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I don't know any Ruby and am reading some documentationon it now. A doubt I have just after reading about using code blocks and the "yield" keyword is whether it is possible to pass more than one code block to a function, and use both at will from within the called function.

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up vote 9 down vote accepted

You can pass only one block at once but blocks are actually Proc instances and you can pass as many instances you wish as parameters.

def mymethod(proc1, proc2, &block)
  yield if block_given?

mymethod( {}, {}) do
  # ...

However, it rarely makes sense.

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Blocks aren't exactly procs. They have common usecases and syntaxes, but they have enough implementation differences to cause confusing behavior. It's a bit pedantic, but the scoping difference has bit me before. – fengb Nov 25 '09 at 14:25
@fengb I just made a test. Do you have some more documentation about the difference between Proc and block? Ruby is telling me a block is a Proc. – Simone Carletti Nov 25 '09 at 14:31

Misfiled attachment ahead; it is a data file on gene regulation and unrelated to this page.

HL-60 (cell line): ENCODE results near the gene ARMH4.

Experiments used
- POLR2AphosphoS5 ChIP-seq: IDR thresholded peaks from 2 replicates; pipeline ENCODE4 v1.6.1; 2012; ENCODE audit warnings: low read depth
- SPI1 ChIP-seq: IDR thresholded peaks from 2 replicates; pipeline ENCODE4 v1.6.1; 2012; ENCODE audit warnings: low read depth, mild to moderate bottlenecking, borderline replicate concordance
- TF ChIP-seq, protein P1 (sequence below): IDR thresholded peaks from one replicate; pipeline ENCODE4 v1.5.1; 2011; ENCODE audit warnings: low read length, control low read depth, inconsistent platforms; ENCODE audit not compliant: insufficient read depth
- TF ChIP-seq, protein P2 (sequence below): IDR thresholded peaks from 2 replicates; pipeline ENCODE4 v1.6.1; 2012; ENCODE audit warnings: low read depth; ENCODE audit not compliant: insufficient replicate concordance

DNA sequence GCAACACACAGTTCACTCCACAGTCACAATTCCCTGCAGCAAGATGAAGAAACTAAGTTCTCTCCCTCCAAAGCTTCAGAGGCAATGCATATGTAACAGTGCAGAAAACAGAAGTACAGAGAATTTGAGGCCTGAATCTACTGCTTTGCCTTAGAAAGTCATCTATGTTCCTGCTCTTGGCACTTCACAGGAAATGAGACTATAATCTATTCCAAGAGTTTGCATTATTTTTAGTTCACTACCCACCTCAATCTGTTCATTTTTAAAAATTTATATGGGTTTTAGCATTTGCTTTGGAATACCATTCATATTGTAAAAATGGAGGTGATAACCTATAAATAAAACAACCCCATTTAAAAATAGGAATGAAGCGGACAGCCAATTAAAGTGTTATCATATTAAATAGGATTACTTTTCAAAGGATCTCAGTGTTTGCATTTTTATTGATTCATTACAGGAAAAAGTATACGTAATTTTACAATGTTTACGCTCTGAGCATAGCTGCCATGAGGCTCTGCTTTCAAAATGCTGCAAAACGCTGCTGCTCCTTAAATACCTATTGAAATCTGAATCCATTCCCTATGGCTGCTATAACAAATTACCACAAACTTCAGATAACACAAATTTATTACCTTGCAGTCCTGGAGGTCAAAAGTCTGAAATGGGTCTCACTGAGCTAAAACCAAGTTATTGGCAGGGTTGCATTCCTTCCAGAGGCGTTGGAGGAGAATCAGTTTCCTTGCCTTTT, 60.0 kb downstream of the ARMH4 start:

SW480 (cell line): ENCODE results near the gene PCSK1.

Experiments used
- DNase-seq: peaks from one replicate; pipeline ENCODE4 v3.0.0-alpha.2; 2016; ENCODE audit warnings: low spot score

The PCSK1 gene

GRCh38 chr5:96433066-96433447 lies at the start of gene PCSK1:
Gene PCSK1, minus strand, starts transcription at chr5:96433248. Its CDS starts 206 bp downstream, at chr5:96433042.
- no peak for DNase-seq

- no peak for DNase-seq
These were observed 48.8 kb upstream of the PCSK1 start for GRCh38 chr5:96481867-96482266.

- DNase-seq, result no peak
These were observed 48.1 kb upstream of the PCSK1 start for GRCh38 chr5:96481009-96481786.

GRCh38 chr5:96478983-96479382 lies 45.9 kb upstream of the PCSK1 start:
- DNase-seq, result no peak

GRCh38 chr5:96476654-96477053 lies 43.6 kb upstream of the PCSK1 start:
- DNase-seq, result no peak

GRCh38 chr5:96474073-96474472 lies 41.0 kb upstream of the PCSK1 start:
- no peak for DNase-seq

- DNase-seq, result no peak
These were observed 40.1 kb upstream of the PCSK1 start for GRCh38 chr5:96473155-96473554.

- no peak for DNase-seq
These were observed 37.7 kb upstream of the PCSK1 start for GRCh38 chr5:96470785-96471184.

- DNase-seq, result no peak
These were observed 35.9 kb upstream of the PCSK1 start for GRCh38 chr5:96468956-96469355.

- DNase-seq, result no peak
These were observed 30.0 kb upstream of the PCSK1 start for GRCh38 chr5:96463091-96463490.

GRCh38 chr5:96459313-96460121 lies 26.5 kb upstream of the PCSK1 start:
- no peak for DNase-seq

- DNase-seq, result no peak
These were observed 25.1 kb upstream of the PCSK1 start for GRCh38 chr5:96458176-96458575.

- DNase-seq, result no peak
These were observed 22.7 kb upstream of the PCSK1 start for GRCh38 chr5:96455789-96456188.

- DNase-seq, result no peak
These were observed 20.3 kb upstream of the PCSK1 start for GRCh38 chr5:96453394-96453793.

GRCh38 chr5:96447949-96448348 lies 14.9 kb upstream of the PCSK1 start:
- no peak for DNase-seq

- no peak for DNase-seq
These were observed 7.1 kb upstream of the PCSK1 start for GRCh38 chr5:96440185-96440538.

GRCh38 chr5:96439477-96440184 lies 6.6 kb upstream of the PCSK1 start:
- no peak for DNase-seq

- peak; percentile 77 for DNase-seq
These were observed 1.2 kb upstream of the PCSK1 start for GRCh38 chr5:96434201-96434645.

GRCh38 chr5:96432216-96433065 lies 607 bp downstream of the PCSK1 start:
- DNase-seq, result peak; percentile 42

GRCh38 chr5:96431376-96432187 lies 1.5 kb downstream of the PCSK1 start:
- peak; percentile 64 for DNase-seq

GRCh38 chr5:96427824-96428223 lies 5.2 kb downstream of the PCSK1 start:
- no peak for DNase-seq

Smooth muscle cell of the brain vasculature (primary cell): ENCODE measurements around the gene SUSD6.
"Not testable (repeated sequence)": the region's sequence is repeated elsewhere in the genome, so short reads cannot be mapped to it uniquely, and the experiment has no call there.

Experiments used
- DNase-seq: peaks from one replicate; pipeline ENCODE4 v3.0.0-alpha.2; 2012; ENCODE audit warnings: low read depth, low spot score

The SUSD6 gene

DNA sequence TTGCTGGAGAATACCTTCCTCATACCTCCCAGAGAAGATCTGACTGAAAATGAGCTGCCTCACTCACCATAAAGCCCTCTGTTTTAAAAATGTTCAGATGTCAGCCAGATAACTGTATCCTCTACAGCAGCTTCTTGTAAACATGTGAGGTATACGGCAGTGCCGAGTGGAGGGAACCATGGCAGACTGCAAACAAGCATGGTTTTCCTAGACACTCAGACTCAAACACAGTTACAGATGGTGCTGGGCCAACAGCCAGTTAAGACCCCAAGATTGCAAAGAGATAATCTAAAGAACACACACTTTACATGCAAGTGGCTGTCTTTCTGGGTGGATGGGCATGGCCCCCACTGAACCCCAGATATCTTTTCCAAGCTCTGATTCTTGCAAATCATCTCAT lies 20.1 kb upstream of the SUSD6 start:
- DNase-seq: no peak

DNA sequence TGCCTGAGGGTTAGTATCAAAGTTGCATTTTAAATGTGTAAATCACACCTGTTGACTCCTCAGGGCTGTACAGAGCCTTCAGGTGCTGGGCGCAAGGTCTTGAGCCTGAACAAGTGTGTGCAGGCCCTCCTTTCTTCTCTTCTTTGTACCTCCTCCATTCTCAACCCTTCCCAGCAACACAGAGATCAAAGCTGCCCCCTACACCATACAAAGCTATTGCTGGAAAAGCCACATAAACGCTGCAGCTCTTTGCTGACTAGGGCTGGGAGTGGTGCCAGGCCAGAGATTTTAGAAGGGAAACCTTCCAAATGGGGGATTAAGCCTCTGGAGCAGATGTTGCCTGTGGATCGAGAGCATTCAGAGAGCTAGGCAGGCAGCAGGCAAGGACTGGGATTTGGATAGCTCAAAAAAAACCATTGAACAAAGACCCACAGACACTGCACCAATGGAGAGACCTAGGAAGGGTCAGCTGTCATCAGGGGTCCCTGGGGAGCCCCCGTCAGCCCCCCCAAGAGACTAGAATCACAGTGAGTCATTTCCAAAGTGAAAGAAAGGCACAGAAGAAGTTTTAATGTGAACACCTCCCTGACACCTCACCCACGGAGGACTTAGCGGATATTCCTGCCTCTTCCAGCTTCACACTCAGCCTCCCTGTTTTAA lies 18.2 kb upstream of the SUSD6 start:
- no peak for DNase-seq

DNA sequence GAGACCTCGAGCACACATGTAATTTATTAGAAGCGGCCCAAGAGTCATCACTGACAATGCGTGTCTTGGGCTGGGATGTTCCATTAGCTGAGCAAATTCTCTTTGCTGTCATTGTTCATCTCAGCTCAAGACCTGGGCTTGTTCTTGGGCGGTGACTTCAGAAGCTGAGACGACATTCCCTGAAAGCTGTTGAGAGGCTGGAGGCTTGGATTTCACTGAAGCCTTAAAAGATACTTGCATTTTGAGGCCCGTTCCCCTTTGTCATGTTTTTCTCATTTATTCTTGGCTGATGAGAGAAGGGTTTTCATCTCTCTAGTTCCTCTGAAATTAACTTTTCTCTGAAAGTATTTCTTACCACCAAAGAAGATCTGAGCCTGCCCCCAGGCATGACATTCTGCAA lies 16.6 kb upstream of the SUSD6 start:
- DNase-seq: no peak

Blocks are implicitly "typecasted" to proc by using the &var syntax. But there are certain operations that behave differently when used as a block versus a proc. Long winded but comprehensive comparison: – fengb Nov 25 '09 at 15:00
Thanks. This is a long article, I'm going to crunch it in small pieces. :) – Simone Carletti Nov 25 '09 at 15:56

You can use the call method rather than yield to handle two separate blocks passed in.

Here's how:

def mood(state, happy, sad )
  if (state== :happy)

mood(:happy, {puts 'yay!'} , {puts 'boo!'})
mood(:sad, {puts 'yay!'} , {puts 'boo!'})

You can pass args with for example:'very much')

arguments work just like you'd expect in blocks: {|amount| puts "yay #{amount} !"}
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You can create Proc objects and pass around as many as you like.

I recommend reading this page to understand the subtleties of all different block- and closure-like constructs Ruby has.

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Syntactically, using the yield statement only supports one code block that's passed to the function.

Of course, you can pass a function multiple other functions or "code block objects" (Proc objects), and use them, but not by simply using yield.

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